Raised Hands Violate University Safe-Space Policy

And no shaking your damn head, either!


If you think that the sex and speech climate at U.S. universities has gone awry, U.K. college campuses are becoming downright dystopian. Remember last year, when British student leaders declared clapping too triggering and requested that students show approval with jazz hands instead? Now students have moved on to tackling another menacing movement: the raised hand.

Granted, raising one's hand has long been the universal symbol of "I have a question," especially in educational environments. But sometimes hand-raising can denote disagreement with a speakers' position, or even exasperation, and that's where we get into dangerous territory, say University of Edinburgh students. The move could be viewed as disrepsectful—and thus a violation of the school's "safe space" policy.

Last week Imogen Wilson, vice president for academic affairs with the student association, was threatened with removal from her position after she "raised [her] arms in disagreement" during a council debate and shook her head disapprovingly.

The Edinburgh Student's Association safe-space policy says student association members must treat each other with consideration and respect, and this is defined as "refraining from hand gestures which denote disagreement or in any other way indicating disagreement with a point or points being made. Disagreements should only be evident through the normal course of debate."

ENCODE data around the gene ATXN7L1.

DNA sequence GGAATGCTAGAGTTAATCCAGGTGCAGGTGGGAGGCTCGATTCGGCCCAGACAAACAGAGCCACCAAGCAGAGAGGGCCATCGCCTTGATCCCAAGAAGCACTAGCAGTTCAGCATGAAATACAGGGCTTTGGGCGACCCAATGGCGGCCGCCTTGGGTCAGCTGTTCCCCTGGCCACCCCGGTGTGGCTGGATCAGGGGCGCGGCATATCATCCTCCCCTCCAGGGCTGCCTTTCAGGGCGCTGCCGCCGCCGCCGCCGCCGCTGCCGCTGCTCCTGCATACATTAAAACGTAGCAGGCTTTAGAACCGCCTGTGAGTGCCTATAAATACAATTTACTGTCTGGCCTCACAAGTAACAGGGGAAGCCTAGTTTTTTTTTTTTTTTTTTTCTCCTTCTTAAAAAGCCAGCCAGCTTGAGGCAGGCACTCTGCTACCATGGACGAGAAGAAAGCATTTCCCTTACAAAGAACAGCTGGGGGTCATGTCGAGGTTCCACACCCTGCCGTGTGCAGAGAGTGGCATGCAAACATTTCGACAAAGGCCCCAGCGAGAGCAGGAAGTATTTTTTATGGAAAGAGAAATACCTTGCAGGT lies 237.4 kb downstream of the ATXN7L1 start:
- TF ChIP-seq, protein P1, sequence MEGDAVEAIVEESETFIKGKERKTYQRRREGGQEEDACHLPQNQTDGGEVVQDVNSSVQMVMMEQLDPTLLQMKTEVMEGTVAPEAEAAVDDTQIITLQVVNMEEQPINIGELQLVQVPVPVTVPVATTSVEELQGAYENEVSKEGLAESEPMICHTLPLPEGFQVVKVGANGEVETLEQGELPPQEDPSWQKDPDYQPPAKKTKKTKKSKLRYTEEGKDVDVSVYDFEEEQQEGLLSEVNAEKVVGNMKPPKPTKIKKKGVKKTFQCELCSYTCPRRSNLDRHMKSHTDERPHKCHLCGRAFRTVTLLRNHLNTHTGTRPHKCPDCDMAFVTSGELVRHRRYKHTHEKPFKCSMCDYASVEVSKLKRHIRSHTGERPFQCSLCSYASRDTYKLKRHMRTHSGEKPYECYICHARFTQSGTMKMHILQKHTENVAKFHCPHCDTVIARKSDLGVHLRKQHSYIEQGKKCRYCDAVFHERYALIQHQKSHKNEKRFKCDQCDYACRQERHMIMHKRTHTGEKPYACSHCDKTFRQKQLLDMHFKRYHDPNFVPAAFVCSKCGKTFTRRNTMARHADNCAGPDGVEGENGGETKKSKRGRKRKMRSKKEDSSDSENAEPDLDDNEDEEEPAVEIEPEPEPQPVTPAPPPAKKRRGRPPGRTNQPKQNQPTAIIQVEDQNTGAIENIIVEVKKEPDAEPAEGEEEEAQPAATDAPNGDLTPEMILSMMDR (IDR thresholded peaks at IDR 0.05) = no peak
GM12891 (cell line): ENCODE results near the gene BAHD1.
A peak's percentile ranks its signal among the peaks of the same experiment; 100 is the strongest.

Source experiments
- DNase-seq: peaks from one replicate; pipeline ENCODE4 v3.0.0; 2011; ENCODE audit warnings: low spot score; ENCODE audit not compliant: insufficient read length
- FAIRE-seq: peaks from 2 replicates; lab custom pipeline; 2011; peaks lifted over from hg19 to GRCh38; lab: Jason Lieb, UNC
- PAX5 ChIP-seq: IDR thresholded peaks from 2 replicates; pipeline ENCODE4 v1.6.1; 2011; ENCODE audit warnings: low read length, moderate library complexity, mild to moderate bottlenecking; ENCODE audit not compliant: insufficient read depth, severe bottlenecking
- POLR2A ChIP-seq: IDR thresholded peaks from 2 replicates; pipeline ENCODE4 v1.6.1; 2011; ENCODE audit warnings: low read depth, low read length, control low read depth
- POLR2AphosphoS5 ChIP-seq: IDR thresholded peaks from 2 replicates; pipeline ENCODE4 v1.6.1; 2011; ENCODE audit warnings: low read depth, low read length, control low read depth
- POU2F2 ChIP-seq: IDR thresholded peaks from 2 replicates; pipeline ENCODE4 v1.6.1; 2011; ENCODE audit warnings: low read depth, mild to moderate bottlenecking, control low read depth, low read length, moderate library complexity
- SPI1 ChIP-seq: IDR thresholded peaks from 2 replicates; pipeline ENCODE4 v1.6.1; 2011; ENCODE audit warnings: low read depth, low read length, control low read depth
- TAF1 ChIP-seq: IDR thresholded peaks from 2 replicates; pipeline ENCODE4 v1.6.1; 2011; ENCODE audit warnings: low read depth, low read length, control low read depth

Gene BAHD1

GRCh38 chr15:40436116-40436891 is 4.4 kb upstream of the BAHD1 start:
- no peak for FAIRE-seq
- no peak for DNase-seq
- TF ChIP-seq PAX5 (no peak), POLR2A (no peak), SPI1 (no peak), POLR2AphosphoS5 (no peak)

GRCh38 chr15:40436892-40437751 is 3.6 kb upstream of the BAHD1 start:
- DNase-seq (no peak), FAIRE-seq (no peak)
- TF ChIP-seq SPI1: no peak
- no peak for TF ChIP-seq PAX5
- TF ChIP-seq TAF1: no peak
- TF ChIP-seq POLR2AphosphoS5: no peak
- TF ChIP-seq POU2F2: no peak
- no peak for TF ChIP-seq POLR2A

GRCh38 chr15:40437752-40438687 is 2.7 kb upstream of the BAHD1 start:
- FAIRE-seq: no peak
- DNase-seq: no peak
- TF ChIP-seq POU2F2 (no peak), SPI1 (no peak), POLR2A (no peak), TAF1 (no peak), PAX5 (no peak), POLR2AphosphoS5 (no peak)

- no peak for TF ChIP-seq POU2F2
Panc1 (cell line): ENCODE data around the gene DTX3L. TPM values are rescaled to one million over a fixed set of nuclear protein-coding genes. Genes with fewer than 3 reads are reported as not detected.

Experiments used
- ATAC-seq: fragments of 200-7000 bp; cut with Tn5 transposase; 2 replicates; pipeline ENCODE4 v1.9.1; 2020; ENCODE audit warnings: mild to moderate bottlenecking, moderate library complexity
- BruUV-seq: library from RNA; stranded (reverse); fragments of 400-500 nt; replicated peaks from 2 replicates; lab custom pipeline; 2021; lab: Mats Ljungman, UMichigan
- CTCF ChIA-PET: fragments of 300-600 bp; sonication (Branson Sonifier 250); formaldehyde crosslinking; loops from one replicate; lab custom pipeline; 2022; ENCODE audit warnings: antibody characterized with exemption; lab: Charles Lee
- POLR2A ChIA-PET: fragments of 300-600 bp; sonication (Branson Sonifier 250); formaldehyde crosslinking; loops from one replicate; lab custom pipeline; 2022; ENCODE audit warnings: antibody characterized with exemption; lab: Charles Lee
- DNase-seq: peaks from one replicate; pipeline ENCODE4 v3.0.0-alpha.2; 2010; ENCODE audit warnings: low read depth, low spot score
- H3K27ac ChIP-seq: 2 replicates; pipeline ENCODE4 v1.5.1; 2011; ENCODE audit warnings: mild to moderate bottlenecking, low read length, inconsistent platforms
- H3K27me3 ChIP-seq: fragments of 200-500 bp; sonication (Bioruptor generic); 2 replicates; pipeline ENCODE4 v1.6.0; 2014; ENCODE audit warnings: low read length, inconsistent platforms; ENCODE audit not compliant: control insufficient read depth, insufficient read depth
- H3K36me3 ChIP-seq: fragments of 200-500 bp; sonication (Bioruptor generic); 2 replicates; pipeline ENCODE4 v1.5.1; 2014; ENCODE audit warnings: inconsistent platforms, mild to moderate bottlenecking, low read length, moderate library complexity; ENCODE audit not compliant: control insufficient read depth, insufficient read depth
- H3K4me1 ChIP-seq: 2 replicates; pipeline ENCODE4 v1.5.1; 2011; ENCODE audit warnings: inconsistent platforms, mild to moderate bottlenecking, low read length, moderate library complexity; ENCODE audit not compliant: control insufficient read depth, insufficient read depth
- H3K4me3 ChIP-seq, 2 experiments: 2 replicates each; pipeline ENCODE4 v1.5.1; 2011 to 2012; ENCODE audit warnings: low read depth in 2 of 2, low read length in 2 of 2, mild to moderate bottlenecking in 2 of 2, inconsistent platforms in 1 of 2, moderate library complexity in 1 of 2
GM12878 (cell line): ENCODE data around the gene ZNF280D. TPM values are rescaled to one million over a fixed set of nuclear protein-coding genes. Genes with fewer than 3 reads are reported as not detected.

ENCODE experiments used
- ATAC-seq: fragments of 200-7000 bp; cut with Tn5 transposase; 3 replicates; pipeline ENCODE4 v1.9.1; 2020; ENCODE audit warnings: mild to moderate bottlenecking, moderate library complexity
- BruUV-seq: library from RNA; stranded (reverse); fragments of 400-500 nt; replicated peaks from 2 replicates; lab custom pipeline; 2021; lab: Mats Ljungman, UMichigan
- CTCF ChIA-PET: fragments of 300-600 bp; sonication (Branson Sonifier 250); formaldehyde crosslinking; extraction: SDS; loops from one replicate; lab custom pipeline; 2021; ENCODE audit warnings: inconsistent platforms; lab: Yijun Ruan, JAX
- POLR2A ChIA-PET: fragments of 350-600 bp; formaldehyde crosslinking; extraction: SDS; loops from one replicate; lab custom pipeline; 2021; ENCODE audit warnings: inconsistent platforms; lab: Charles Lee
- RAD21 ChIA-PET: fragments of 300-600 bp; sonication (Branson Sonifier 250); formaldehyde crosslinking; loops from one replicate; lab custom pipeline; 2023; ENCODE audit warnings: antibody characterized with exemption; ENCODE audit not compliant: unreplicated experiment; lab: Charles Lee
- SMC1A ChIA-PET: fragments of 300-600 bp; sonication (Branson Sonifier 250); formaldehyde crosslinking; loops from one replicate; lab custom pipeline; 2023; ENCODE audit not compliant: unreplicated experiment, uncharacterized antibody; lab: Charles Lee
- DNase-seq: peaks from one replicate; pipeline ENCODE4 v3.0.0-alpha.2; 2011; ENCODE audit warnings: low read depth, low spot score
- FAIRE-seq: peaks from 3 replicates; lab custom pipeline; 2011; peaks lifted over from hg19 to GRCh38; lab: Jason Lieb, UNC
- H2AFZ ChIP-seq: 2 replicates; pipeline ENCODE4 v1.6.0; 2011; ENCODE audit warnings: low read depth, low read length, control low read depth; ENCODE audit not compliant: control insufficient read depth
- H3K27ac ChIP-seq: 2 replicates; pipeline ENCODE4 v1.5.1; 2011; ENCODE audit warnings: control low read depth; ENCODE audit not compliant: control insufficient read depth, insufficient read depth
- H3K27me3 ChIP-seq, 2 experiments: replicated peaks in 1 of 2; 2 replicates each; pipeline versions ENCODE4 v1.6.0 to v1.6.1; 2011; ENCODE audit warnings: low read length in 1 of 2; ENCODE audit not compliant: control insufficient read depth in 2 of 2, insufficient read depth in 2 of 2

Wilson will remain in her position, after a student council vote on her removal broke in her favor, 33 to 18.

On Twitter, Wilson wished that people would stop focusing on the safe-space debacle at the Student's Association meeting and more on the association's debate over issues related to Israel and Palestine.

Wilson also complained that her story is being used to mock safe-space policies—which are actually formalized guidelines at many U.K. schools, not simply rooms full of bubbles—in general, instead of seen as a singularly overzealous application of the policy. "I completely understand the importance of our safe space policy, and will defend it to the ground," she told HuffPost UK, "but I did not think that was fair, and had it gone further I would have either left or argued against it."

But other Edinburgh students say that this isn't some isolated incident, and the safe space policy, as written, is inherently problematic. Following the tense student association meeting, Charlie Peters, a first-year Edinburgh student who had been in attendance, created a petition to overhaul the school's safe space policy. "In a free and liberal society such as ours, it is imperative that people remain able to express their views, regardless of what others may think of them," it states. "This is currently not possible at the University of Edinburgh."

"The more ideas we challenge and discuss in public, the likelier we are to arrive at a moral and serious truth," Peters continued Peters. "I believe an institution which upholds the principles of free speech and diversity is superior to a Students' Association that patronises its own students by insinuating that they cannot handle opinions that differ from their own. We are adults, we do not need condescension or safeguarding. EUSA does their students a huge disservice by engaging in this malpractice."